It's awfully difficult to lose a national holiday.
I'm not angered or befuddled; I'm in complete understanding as to why MLB Opening Day was another necessary casualty in our ongoing and terrifying fight with an invisible enemy, one which will only touch more and more of our lives with each passing day.
I'm also well aware that there are more prudent concerns in play than when ball will again strike Louisville Slugger, and when powdery fastball will again return with a crack to its leathery home.
But for baseball devotees like me, this is the one day on the calendar that marks a shared sense of normalcy, and a brief return to unified hope. Everyone is 0-0. Every city has yet to be defeated.
It's not about the game's result, and it never has been (as a Yankee fan, I feel safe saying this, considering by unofficial count, my team is 1-29 on Opening Day in my lifetime). It's about the season's quick change, not yet cemented by the weather, but coming sooner than you believe it to be. It's about renewal and investment in your community.
Most importantly, though, it's about the crowd, which is the reason why it's been taken away from us.
Opening Day has always persisted, during wartime and tragedy, but never before has the necessary uniter been the outright necessity to keep ourselves separate, far away from the people and things we love by formal decree. You and I, we have never seen this before. It remains difficult to mentally justify the steps we're taking, simply because we've never encountered a problem that can be solved by them. We've never entered a grieving process without an end date.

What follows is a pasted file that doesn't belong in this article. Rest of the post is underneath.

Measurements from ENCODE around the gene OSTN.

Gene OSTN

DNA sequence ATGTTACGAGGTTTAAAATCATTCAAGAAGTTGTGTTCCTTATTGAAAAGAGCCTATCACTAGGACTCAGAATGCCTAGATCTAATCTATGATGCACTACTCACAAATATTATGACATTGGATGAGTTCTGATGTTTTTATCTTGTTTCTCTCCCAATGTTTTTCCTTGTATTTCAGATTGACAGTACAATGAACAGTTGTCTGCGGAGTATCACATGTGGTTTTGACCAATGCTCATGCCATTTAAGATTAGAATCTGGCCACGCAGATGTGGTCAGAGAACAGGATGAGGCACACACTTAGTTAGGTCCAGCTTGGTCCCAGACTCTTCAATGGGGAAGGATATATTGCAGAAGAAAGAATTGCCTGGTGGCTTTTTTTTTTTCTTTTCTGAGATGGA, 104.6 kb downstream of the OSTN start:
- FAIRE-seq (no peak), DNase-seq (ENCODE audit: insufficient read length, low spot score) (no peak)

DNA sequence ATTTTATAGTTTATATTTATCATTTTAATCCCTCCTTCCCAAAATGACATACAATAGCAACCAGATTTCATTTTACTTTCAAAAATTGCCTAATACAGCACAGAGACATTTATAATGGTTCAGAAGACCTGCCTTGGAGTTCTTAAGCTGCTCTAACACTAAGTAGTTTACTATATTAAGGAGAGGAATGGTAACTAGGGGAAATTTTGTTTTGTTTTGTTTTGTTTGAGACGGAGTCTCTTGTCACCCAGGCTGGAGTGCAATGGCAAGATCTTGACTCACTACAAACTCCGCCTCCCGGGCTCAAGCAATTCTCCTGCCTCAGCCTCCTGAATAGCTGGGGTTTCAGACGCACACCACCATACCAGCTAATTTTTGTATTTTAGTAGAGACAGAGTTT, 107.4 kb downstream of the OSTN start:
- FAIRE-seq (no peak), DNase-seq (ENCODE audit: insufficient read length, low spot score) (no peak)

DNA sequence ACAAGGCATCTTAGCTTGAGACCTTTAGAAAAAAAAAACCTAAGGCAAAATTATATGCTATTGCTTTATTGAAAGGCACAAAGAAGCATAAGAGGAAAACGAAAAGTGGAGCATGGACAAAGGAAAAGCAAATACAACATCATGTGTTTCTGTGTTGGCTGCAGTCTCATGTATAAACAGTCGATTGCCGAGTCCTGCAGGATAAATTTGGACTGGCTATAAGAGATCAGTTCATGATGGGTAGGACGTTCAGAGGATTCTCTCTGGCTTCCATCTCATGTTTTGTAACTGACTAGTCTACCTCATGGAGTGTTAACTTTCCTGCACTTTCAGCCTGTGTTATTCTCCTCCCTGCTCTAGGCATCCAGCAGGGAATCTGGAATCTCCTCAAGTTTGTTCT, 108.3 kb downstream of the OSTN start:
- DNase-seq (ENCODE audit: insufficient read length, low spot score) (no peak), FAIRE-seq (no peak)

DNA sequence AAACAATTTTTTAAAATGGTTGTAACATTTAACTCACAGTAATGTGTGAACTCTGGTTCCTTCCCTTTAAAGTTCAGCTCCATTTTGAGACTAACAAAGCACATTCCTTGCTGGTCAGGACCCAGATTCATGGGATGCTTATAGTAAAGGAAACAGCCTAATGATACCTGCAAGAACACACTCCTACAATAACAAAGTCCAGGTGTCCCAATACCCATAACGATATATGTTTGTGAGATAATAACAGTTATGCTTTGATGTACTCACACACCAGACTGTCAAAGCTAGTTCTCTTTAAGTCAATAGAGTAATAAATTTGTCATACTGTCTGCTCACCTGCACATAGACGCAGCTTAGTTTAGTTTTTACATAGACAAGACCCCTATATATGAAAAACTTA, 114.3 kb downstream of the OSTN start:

Rob Manfred assured us all in an interview on Wednesday night that baseball will indeed be back, and it will be front of mind whenever a genuine national recovery effort can take place safely. By the way those in charge are speaking about the game, they certainly understand its importance, and I believe they'll do everything they can in good faith to play some semblance of a 2020 season, if at all possible.
Because, while baseball isn't the only thing we're losing out on while locked away in the places we once considered bastions of relaxation, it's a uniquely American coping mechanism that usually serves us well in the wake of attacks by unfamiliar foes. This time, however, we don't need a show of solidarity to prove to the virus it can't hurt us. We need to be out of the public eye, persisting in small family units, or alone, reliving the recent past.
But for every five-year-old (and five-year-old at heart), rest assured the game will return, and the twinkle hiding way down deep in the cavernous area beyond your eye will reemerge. Today, we relive and we bemoan. But on a tomorrow that seems hard to reach, but will reach us before we know it, one will become two, will become four, will become 45,000 of us in pockets, screaming when called upon, and silencing ourselves only in the contemplative moments between reflexive bursts. The game will be back, but it's alright to grieve even the small losses, when we'd all give anything for a loss or a win on what's supposed to be Day One of a brand new status quo.